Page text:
Nirali
★

India,
2007-10-24 08:21

Posting: # 1245
Views: 8,114

## Importance of Null Ratio in Sample size calculation [Power / Sample Size]

Dear All,

What is the importance of Null ratio (=test/reference) in sample size calculations?

It should be 1 (test/reference=1) or 0.95 or 1.05 (5% variability in test/reference).

I am using paried equivalence test in SAS for sample size calculation where it asked for null ratio. Here I am confused whether to use 1 or 0.95 or to be consider actual variability (geometric mean ratio of test/ref untransformed data) received from the reference/pilot data.

I gone through many guidelines but none has mentioned clearly about null ratio. ANVISA says take difference 0% or 5%. USFDA suggested to consider 5% variability. pls guide what is appropriate?
Is it appropriate to consider actual variability as a null ratio

regards,
Nirali.
Helmut
★★★

Vienna, Austria,
2007-11-02 17:05

@ Nirali
Posting: # 1266
Views: 5,132

## Expected deviation of test from reference; actual content

Dear Nirali!

» What is the importance of Null ratio (=test/reference) in sample size calculations?

Since power curves become very steep if moving the test/reference ratio away from 1 (for examples see this post) it's quite important to use reasonable estimates (of both the expected deviation of test from reference and CVintra).

» I gone through many guidelines but none has mentioned clearly about null ratio. ANVISA says take difference 0% or 5%. USFDA suggested to consider 5% variability. pls guide what is appropriate?
» Is it appropriate to consider actual variability as a null ratio

The magical number ±5% has its origin in the following reasoning:
Specifications for batch release commonly are set to ±5% of the declared content. If both products show identical BA, you may expect in your study a deviation of ±5% (let’s say, test’s content -2.5% and reference’s content +2.5% of nominal).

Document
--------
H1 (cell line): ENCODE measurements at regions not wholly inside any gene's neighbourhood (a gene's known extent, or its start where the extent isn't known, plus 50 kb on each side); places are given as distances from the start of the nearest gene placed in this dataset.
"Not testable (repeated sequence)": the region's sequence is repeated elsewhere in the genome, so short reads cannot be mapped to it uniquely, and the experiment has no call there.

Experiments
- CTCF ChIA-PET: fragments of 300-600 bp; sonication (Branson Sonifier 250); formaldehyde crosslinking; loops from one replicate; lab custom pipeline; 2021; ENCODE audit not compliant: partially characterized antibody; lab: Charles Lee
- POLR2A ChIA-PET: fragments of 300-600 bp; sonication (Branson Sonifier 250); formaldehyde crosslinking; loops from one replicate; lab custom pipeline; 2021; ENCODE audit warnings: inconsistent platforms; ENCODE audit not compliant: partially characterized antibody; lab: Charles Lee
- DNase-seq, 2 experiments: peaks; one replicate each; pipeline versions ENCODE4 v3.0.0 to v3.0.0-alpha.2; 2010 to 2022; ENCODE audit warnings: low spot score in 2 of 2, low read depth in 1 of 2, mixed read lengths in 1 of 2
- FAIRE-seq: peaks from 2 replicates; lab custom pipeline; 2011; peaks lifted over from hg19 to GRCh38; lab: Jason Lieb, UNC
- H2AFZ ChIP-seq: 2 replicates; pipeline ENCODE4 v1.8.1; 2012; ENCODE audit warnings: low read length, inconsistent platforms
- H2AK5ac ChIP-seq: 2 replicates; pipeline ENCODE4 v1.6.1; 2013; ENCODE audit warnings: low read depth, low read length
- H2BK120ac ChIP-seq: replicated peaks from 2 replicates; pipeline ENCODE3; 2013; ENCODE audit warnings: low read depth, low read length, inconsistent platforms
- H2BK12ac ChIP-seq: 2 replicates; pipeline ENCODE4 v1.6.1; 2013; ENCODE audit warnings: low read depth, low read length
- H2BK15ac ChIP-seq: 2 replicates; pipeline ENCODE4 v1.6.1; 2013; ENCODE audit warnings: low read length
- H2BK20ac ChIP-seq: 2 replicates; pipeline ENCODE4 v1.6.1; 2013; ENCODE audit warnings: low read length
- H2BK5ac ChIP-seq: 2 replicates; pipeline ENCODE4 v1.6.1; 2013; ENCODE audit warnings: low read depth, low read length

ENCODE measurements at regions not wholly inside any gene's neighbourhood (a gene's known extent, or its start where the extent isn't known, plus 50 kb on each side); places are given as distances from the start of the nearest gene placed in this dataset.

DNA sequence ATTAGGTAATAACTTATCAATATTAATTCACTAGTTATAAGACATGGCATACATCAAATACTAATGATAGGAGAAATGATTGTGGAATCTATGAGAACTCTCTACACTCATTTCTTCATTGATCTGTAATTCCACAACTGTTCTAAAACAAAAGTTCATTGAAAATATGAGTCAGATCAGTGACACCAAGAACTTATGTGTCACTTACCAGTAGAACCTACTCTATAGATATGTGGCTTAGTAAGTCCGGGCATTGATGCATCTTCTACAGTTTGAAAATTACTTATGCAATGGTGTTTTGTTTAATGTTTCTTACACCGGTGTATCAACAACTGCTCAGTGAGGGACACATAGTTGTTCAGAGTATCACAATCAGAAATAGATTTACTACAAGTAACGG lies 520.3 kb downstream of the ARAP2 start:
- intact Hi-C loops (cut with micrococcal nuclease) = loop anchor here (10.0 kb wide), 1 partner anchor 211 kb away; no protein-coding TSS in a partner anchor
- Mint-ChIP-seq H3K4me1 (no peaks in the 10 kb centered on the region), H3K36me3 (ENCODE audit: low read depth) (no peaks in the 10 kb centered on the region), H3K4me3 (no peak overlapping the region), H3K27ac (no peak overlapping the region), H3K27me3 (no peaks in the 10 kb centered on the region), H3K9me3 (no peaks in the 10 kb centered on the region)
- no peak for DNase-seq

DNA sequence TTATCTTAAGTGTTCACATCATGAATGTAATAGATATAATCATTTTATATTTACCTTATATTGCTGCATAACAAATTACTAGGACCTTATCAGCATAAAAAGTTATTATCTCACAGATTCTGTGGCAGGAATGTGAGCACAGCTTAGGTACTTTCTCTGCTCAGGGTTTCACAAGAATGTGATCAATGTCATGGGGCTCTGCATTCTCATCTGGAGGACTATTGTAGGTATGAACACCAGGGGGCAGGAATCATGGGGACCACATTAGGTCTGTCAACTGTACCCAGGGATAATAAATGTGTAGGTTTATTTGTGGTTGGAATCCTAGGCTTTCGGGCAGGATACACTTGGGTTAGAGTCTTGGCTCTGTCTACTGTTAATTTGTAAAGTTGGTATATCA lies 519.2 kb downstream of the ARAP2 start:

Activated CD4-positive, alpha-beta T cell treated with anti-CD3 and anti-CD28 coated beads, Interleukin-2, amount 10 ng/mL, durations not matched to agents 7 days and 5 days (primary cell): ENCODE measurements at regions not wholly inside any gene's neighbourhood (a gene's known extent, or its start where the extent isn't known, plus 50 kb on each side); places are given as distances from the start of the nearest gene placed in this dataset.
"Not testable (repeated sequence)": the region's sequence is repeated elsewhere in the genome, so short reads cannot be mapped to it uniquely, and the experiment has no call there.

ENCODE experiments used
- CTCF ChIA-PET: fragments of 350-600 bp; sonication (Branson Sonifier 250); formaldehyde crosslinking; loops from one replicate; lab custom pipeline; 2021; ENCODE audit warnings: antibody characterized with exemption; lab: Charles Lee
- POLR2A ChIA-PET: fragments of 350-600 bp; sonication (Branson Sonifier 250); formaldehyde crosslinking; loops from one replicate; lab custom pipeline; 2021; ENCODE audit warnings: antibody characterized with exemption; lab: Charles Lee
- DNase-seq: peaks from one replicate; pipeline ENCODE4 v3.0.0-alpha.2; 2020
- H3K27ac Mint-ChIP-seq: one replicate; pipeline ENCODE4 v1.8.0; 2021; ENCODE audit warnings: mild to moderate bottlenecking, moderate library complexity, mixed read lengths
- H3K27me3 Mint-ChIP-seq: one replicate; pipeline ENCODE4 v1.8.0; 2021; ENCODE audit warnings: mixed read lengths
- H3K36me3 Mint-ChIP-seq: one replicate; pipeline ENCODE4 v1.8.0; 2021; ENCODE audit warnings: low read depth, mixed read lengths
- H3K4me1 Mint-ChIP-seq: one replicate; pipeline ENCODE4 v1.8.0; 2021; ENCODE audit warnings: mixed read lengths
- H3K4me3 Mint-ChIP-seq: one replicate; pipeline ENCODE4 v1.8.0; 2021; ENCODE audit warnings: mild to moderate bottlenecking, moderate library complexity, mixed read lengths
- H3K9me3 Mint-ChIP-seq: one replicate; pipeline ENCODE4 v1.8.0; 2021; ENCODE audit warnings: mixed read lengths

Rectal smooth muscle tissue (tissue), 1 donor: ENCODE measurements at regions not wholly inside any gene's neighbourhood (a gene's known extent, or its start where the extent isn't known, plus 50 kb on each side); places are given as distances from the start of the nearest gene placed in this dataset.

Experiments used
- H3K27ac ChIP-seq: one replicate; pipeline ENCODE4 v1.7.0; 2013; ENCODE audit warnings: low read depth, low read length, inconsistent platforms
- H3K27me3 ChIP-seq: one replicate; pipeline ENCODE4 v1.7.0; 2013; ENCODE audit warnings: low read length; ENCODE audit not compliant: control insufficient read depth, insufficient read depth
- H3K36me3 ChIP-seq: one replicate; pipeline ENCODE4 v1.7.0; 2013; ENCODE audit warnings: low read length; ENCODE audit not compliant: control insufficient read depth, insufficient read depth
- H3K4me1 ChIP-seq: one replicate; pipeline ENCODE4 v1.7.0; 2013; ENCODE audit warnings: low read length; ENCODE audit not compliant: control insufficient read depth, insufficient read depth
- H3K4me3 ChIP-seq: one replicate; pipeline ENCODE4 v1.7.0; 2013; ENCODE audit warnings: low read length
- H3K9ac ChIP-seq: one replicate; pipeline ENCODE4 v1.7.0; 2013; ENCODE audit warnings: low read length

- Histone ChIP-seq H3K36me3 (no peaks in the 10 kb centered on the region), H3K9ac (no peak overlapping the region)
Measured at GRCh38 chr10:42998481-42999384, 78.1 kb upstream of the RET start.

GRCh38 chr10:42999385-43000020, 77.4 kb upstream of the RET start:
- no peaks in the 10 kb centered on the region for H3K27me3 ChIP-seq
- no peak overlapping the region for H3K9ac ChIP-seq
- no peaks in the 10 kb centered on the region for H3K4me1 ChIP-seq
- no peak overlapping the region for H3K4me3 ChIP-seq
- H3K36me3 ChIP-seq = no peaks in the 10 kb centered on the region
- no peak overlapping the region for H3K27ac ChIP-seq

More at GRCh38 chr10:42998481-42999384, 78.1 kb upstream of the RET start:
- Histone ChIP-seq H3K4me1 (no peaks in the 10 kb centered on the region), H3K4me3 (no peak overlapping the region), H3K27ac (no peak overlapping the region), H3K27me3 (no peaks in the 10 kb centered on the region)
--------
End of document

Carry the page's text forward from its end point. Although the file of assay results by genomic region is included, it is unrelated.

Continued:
Nwakama P, Haidar S, Yang Y, Davit B, Conner D, Yu L. Generic Drug Products Demonstrate Small Differences in Bioavailability Relative to the Brand Name Counterparts: A Review of ANDAs Approved 1996 – 2004. AAPS J. 2005;7/S2:Abstract M1262. online abstract

... report from 1411 studies submitted to the FDA deviations of 3.13% (±2.71) for AUCt, 3.05% (±2.62) for AUCinf, and 4.52% (±3.57) for Cmax.
A more recent metaanalysis of 1636 BE studies submitted to the FDA within 1996-2005 showed deviations of 3.19% (±2.72) for AUCt, 3.12% (±2.66) for AUCinf, and 4.50% (±3.57) for Cmax.
If you have no clue, expect the true ratio to be 1 and want to be very conservative you may even go with an expected deviation of ±10%.

Power curves are not symmetrical; if you want to go with a 5% deviation of test from reference and have no clue about which direction the deviation will point to, it's wise to use a ratio of 0.95 instead of 1.05. Power is lower for ratios <1 than for ratios >1; therefore you should apply the most conservative approach.

At least some guidelines are specific:
Canada calls for a sample size estimation based on the expected deviation, but wants to see two evaluations - one with original data and one with data corrected for actual content of study batches.
The European guideline calls for a sample size estimation based on the expected deviation; a potency correction is currently under discussion for the next revision.
The WHO’s guideline also suggests the expected deviation; a dose correction (which was suggested in earlier versions) is currently not recommended.

As guidelines are ambiguous in their recommendations about potency correction, some people opt for this procedure:
• No potency correction if deviation of actual contents ≤5%,
• Potency corrected analysis primary if deviation >5%; original data supportive only.

Cheers,
Helmut Schütz

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